Creating a Personalized Cognitive-Bias Modification Therapy Exercise in Virtual Reality Using Simulated Reaction Time Data
Common addiction therapies often do not perform well enough to ensure long-term sobriety after treatment ends. This is thought to occur because treatments do not accurately simulate the real-life situations that lead an addict to relapse and fail to change the subconscious mechanisms behind addiction. Therapy exercises based in virtual reality (VR) could be programmed to use cues that are personalized to the patient and offer replay value to extend treatment indefinitely, solving the aforementioned problems. As a first step towards this goal, this research tested whether a player’s simulated response to a set of addiction-related cues could be used to create a personalized therapy exercise in VR. A therapy game utilizing the Approach-Avoidance Task was created, where the player minimized addiction-related cues to train avoidance bias and maximized positive cues to train approach bias. The time it took to minimize/maximize each cue was used to measure the player’s existing bias towards each cue, and an algorithm was designed to introduce cues with stronger biases more frequently. The player manually simulated existing approach biases with a set of designated cues. Starting with randomly picked cues, with repeated playthroughs of the game, the number of designated cues the game introduced consistently increased. These results indicate that a recovery game that uses cues with the highest simulated pre-existing biases was successfully created. This is the first time that a personalized therapy has been demonstrated in VR, and further research should focus on using more sophisticated personalization methods.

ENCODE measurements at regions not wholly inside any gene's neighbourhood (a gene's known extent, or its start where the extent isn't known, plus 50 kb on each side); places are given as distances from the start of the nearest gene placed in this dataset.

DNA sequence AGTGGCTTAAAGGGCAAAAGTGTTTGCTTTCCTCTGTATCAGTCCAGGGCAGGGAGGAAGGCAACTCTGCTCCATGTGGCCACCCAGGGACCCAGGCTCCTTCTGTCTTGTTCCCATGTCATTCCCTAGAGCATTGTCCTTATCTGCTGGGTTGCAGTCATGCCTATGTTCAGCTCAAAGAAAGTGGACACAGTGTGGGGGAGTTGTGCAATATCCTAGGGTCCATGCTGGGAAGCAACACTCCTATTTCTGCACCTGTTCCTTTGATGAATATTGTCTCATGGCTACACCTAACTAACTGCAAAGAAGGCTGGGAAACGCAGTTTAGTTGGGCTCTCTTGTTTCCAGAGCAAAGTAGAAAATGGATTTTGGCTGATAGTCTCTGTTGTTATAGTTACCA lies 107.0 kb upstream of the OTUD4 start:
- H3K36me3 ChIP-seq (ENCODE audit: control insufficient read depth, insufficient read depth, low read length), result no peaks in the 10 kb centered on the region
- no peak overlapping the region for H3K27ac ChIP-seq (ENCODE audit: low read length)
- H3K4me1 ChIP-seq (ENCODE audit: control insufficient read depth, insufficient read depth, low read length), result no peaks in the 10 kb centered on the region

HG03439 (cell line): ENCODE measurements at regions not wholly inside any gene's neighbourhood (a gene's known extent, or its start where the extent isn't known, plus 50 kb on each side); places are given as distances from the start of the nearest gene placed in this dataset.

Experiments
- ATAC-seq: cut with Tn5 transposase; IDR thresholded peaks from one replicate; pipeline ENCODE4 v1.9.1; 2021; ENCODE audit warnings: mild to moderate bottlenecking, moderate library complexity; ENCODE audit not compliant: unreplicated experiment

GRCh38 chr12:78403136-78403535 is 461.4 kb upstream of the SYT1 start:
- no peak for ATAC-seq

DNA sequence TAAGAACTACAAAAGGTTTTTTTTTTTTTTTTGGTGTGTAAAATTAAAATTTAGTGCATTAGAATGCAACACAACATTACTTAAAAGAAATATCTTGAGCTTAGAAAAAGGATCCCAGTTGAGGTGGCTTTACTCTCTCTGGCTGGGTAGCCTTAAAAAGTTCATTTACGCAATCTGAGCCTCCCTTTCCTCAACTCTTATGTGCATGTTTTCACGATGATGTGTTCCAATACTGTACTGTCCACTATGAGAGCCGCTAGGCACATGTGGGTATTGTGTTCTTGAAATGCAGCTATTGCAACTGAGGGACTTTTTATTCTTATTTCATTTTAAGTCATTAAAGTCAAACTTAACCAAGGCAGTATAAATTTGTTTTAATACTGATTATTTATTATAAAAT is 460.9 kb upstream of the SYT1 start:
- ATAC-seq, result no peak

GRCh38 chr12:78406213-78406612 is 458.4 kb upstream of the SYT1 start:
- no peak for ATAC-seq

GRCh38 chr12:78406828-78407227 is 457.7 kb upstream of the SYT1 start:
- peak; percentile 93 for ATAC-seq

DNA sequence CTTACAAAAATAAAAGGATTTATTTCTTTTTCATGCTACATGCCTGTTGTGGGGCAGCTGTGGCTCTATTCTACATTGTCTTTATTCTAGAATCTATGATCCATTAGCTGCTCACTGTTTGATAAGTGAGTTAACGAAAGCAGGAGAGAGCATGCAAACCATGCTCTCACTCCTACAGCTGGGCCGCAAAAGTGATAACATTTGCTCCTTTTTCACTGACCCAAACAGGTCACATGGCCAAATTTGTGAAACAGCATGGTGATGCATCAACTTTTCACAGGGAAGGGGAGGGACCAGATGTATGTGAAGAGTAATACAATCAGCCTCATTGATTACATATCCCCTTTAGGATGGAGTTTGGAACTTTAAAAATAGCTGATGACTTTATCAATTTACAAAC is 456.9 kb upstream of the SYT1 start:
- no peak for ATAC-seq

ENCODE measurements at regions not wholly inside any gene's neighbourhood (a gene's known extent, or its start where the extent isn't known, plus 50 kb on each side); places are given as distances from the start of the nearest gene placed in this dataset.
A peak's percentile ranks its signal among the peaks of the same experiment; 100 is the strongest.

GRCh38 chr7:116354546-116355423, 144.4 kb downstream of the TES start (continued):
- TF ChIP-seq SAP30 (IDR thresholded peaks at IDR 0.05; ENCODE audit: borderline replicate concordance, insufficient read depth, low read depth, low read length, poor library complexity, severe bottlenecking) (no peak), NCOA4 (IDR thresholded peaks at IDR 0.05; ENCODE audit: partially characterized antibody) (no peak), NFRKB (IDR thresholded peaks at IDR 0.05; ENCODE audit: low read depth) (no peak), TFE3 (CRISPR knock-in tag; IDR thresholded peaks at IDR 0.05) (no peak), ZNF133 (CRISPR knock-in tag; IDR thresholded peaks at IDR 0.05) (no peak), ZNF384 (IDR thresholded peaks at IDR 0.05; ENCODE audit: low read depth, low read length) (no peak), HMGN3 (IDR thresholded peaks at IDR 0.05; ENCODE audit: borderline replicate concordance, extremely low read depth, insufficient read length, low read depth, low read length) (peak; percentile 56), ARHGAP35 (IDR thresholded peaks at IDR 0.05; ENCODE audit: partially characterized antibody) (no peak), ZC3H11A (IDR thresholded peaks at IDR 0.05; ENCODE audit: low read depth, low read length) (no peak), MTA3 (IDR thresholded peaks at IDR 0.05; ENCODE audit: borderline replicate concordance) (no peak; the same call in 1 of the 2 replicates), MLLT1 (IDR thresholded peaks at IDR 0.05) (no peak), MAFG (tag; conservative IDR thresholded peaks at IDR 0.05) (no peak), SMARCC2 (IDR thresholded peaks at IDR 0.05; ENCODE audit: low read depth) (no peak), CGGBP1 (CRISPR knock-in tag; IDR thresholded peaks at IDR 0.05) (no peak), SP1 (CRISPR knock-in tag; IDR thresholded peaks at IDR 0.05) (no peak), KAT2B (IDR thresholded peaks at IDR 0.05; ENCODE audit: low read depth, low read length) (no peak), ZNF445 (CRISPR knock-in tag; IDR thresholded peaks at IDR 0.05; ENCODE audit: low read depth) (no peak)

Copyright (c) 2022 NOAH EGAN, Nathalia Peixoto, Holly Matto
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